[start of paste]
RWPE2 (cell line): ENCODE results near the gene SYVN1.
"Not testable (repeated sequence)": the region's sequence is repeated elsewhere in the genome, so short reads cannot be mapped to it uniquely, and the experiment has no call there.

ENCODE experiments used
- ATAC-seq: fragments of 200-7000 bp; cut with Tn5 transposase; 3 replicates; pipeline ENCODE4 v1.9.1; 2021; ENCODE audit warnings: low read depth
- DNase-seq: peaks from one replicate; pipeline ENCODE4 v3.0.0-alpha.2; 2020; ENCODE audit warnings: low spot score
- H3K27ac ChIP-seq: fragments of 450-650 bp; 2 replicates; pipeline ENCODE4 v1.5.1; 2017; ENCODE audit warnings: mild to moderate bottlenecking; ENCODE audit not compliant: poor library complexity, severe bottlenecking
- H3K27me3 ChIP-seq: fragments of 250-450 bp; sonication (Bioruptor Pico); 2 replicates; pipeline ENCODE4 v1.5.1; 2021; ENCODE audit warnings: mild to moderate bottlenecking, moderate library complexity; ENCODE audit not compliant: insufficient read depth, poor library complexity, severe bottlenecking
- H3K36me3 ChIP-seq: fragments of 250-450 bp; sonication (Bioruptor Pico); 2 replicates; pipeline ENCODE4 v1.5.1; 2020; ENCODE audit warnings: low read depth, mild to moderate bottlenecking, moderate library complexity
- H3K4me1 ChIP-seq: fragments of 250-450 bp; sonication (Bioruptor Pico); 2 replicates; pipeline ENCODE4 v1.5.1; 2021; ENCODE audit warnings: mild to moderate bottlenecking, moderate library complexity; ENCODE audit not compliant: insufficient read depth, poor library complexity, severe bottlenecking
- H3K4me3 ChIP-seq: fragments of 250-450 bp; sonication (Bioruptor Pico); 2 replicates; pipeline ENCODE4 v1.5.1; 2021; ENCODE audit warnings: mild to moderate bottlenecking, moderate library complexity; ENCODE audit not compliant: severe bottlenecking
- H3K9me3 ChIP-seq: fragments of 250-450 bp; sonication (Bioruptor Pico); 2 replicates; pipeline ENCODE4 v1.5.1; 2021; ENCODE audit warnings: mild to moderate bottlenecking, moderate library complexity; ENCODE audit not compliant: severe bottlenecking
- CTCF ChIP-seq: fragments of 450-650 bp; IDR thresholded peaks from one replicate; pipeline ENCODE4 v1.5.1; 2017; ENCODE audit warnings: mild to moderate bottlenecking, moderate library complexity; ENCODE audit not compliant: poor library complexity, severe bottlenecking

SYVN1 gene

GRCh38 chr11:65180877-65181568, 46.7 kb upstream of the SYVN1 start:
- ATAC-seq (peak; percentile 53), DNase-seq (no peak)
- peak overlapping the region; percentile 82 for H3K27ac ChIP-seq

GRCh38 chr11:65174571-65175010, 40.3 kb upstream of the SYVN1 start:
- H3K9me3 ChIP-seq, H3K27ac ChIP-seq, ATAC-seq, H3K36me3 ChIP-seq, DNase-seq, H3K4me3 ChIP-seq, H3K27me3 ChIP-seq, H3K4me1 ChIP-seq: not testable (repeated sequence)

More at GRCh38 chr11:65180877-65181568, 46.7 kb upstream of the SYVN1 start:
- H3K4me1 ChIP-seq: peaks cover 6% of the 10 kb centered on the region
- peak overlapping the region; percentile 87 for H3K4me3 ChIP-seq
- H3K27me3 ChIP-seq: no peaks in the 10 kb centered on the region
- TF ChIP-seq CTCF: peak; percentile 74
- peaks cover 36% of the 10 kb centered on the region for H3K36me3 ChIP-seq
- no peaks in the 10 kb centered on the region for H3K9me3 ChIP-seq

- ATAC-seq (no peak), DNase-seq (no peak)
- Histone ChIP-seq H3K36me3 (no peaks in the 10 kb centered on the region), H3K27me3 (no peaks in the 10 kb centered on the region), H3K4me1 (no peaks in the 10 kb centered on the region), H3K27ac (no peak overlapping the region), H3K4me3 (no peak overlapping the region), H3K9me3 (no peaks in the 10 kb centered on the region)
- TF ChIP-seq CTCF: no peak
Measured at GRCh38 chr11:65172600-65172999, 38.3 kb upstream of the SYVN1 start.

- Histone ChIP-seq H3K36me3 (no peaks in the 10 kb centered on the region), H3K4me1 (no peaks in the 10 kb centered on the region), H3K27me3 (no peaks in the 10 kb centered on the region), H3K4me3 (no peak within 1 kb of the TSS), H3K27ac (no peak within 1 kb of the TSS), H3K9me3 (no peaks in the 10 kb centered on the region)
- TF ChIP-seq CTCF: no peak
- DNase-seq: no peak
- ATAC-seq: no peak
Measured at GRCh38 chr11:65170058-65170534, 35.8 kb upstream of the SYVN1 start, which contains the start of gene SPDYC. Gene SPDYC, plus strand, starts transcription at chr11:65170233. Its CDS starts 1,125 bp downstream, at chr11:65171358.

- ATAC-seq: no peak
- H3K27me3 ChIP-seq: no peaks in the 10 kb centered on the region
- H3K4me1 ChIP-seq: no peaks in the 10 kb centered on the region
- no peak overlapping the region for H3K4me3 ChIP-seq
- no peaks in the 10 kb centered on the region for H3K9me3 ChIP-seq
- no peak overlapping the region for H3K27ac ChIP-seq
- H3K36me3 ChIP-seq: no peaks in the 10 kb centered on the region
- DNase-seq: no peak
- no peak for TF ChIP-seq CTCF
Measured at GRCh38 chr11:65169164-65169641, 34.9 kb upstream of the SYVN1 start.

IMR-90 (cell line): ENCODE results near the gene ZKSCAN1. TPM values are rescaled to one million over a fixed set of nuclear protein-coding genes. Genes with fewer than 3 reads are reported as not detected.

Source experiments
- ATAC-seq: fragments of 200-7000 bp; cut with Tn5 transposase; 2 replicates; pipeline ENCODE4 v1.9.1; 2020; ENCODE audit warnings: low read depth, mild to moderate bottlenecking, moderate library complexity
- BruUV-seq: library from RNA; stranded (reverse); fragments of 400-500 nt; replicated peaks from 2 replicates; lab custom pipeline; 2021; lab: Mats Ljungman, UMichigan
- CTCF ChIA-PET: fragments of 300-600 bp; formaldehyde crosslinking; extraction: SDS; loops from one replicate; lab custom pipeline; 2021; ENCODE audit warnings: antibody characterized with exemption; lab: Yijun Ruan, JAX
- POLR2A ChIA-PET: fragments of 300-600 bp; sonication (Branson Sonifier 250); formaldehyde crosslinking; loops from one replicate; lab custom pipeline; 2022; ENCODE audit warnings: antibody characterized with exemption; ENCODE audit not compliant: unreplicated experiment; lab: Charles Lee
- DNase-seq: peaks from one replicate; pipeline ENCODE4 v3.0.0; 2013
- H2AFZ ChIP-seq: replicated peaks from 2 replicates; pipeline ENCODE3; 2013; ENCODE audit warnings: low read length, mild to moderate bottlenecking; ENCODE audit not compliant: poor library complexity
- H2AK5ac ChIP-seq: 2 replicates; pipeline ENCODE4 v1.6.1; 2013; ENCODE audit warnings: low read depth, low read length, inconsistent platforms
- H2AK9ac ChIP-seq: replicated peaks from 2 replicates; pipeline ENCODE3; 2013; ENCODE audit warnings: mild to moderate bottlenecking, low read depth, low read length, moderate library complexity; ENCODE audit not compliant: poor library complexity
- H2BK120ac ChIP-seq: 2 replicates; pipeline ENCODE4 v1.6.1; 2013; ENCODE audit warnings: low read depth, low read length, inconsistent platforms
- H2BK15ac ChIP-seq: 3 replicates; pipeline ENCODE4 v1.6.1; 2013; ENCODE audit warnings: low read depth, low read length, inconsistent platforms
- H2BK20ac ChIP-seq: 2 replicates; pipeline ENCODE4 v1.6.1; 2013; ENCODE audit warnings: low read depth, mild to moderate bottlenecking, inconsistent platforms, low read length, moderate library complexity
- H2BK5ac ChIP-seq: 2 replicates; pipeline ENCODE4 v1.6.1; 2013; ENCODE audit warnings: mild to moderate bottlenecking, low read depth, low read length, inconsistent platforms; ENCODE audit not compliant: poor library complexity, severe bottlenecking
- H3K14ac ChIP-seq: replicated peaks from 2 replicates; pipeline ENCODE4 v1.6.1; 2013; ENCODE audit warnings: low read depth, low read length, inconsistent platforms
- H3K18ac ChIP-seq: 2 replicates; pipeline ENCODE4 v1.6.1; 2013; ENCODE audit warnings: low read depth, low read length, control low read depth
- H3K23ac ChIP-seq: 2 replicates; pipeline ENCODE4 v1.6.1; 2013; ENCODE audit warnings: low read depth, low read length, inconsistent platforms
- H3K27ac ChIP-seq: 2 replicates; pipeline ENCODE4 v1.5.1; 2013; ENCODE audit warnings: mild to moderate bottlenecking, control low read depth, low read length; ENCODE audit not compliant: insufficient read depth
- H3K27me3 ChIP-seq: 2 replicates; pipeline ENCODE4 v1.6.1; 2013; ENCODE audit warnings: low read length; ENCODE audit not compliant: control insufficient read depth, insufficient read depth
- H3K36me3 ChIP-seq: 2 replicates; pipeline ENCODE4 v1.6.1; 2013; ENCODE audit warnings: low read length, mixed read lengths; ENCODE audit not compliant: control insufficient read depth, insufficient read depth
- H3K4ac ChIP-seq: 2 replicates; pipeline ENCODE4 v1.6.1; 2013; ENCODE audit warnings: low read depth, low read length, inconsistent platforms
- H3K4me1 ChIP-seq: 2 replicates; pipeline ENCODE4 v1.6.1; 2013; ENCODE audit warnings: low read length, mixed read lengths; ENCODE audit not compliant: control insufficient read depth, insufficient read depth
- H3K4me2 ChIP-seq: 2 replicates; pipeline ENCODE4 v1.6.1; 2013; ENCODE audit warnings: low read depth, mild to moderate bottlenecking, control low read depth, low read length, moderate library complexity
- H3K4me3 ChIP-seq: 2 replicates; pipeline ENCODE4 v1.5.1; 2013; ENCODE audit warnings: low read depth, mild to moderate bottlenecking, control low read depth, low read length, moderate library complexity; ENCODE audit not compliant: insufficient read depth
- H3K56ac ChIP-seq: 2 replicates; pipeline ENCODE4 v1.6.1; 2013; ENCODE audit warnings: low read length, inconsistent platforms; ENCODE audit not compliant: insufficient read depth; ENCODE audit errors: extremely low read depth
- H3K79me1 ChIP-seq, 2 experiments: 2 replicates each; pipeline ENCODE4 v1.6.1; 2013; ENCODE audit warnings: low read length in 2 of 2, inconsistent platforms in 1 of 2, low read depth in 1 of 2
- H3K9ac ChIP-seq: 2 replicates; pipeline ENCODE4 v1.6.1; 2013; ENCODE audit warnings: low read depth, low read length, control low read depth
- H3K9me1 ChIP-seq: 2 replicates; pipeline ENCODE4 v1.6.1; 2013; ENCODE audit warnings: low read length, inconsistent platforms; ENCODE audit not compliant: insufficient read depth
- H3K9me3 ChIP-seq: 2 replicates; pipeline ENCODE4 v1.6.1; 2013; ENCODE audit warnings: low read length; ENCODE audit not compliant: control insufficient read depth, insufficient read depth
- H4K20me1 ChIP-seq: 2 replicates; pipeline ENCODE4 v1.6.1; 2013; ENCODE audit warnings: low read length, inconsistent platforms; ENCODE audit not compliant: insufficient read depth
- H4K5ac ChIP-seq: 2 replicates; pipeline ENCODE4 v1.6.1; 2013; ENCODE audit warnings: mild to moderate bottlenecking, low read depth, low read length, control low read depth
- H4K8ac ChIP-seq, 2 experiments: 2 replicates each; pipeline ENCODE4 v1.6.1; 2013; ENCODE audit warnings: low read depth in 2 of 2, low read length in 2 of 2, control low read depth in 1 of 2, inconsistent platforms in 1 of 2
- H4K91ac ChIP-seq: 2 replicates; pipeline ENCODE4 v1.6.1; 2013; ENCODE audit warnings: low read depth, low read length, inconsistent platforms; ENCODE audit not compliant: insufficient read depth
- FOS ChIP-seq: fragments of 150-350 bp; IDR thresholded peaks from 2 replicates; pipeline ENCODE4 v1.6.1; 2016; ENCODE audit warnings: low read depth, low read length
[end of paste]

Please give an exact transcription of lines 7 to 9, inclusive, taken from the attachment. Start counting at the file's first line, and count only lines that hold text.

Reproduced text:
- H3K27me3 ChIP-seq: fragments of 250-450 bp; sonication (Bioruptor Pico); 2 replicates; pipeline ENCODE4 v1.5.1; 2021; ENCODE audit warnings: mild to moderate bottlenecking, moderate library complexity; ENCODE audit not compliant: insufficient read depth, poor library complexity, severe bottlenecking
- H3K36me3 ChIP-seq: fragments of 250-450 bp; sonication (Bioruptor Pico); 2 replicates; pipeline ENCODE4 v1.5.1; 2020; ENCODE audit warnings: low read depth, mild to moderate bottlenecking, moderate library complexity
- H3K4me1 ChIP-seq: fragments of 250-450 bp; sonication (Bioruptor Pico); 2 replicates; pipeline ENCODE4 v1.5.1; 2021; ENCODE audit warnings: mild to moderate bottlenecking, moderate library complexity; ENCODE audit not compliant: insufficient read depth, poor library complexity, severe bottlenecking